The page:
The new decade has not started well for John Terry. No sooner had it begun before he replaced Tiger Woods as the new public enemy No. 1.
The reason for this, as has been well documented for weeks now, is the allegation (and it remains just an allegation) that Terry had an affair with the former girlfriend of England teammate, and ex-Chelsea teammate, Wayne Bridge.
The incident raised a number of questions.
Would John Terry's position as captain, or even his place in the squad, be in jeopardy? How would the strict disciplinarian Fabio Capello deal with his skipper? Why didn't he have an affair with Ashley Cole's wife instead?
Answers, to the first two questions at least, arrived soon after.
Capello eventually came back to England having recovered from a knee operation to meet Terry. Speculation was raging over what decision would be made, and we didn't have to wait long for an answer.
The meeting lasted just 12 minutes before it was announced that Capello had stripped John Terry of the captaincy.
It was the latest farcical incident in an already distorted story.
The melodramatic and pretentious media with their artificial outrage had once again succeeded in getting a front page story from an everyday event.
All they really accomplished, however, was to hurt England's World Cup bid yet again.
Whether or not John Terry was everybody's pick for captain in the first place is irrelevant. He wasn't mine, and I know I'm not alone in that line of thinking.
However, Capello had developed an air of consistency to England the likes of which we haven't seen in a long time. The core members of the team, the likes of Rio Ferdinand, Steven Gerrard, and Wayne Rooney, were beginning to perform.
And, in the midst of all these stars was the captain, John Terry. Regardless of whether he was the right man for the job, he had years of experience in it, which made him more qualified than any other player in the squad.
Now, the new captain, Terry's centre-back partner Ferdinand, must get that much experience in a matter of months to lead England into the biggest sporting event in the world.
By all means, the newspapers and other media outlets should report the news that Terry has been caught with Bridge's ex-girlfriend. They have an obligation to do so.
When they begin to act like saints themselves and condemn him for his actions, however, they start to create a moral panic that not only makes them look hypocritical but also harms the nation they supposedly love.
You can bet that more than one of the writers who lambasted Terry's actions has done a similar misdeed of his own.
In my opinion, Capello bowed to media pressure in his sacking of John Terry.
The only justification I can think of doing so is the fact that it could cause a major rift in the side, but even that reasoning has pitfalls.
We don't know whose allegiances lie with who in the England dressing room. One key player may be Bridge's best friend while another may be Terry's.
Should a rift occur, a "Team Terry" vs. "Team Bridge" situation is possible, and that would be of serious harm to the team. Leaving Wayne Bridge out of the squad would only slightly lessen this.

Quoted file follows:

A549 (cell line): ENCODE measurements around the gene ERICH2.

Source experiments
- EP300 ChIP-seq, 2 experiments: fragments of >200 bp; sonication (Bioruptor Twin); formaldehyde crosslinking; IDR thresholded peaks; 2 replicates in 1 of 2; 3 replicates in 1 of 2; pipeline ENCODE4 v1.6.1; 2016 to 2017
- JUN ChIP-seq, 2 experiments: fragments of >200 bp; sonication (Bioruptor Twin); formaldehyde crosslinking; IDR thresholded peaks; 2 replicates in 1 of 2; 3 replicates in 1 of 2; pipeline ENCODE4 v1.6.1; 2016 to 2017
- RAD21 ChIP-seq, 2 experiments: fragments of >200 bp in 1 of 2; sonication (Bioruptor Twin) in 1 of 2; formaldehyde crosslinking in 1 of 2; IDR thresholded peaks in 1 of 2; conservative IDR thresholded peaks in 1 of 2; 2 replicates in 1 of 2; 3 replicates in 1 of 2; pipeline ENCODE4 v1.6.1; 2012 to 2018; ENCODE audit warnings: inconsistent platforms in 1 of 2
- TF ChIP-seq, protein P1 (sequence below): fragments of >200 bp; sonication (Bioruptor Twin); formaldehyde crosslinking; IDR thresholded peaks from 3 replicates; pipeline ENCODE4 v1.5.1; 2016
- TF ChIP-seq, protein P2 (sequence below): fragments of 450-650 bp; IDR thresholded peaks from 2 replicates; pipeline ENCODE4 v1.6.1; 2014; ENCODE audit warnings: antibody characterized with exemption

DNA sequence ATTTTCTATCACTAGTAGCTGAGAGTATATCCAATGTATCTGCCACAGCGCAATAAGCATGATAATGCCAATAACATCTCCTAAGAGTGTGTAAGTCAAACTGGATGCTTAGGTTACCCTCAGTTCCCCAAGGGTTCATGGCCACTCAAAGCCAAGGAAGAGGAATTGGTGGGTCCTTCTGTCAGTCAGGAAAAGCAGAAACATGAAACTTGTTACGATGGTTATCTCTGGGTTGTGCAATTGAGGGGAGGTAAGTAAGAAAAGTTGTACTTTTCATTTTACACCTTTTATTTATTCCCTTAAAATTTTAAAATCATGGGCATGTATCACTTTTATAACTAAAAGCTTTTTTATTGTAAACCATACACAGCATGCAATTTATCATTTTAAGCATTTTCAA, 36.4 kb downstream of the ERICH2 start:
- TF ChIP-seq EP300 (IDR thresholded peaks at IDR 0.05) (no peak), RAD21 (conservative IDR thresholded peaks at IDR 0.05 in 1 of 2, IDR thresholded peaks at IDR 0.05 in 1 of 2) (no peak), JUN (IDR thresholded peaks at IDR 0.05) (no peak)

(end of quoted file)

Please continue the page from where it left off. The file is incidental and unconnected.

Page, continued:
If this were to happen, the players on "Team Bridge" would not be anymore loyal to Terry because he is no longer wearing an armband, which would effectively be the only difference as you can be sure Terry will still have a major influence on the side.
Removing Terry as captain, then, would make little to no difference at all.
This is all assuming that Bridge is angry with Terry. The woman in question was, after all, Bridge's ex-girlfriend. Therefore, all Terry has done is have an affair with a single woman.
The real victim in all of this is Toni Terry, John's wife. What happens between them is a private matter and should stay that way.
The fact that John Terry's professional life, and something as precious as the England armband, has been under scrutiny is reprehensible.
Yes, what Terry did (if the allegations turn out to be true) was wrong. Shock, horror, he isn't the perfect role model. He isn't whiter than white.
So he is stripped of the captaincy and it is given to someone who supposedly is.
Rio Ferdinand. The same Rio Ferdinand who, just over six years ago, was banned for eight months for missing a drugs test.
Had it not been him then Steven Gerrard was the next favourite. The same Steven Gerrard that, earlier this season, was on trial for assault after an incident in a nightclub.
Wayne Rooney's name was thrown about too. The same Wayne Rooney who had sex with a 52-year old prostitute and grandmother of 16.
The point I am making is that no one in the England setup is perfect. You can go through the entire squad and find misdemeanors next to almost every player.
David Beckham has had more allegations thrown at him than I care to count, but he was still an excellent captain.
All in all, I think it was the timing of this incident that counted most against John Terry, and he is very unfortunate in that respect.
If any of the above incidents had happened at the same time as the allegations against Terry and vice versa, he would undoubtedly still be captain.
The short memories of those involved in football can be both a blessing and a curse, depending on which side of the fence you fall on.
By the time the World Cup rolls along, this would have all been forgotten about, which makes it even more confusing why Capello saw fit to change his captain.
So, has the John Terry affair ended England's chances of winning the 2010 World Cup? No, but it has affected it, and for that we can blame the media as much as, if not more so, than Terry himself.
When will they stop looking for the next crisis or villain and focus on helping the side?
John Terry's Chelsea side may be flying high in the Premier League, but they aren't the best side in the world! Click here to find out who are!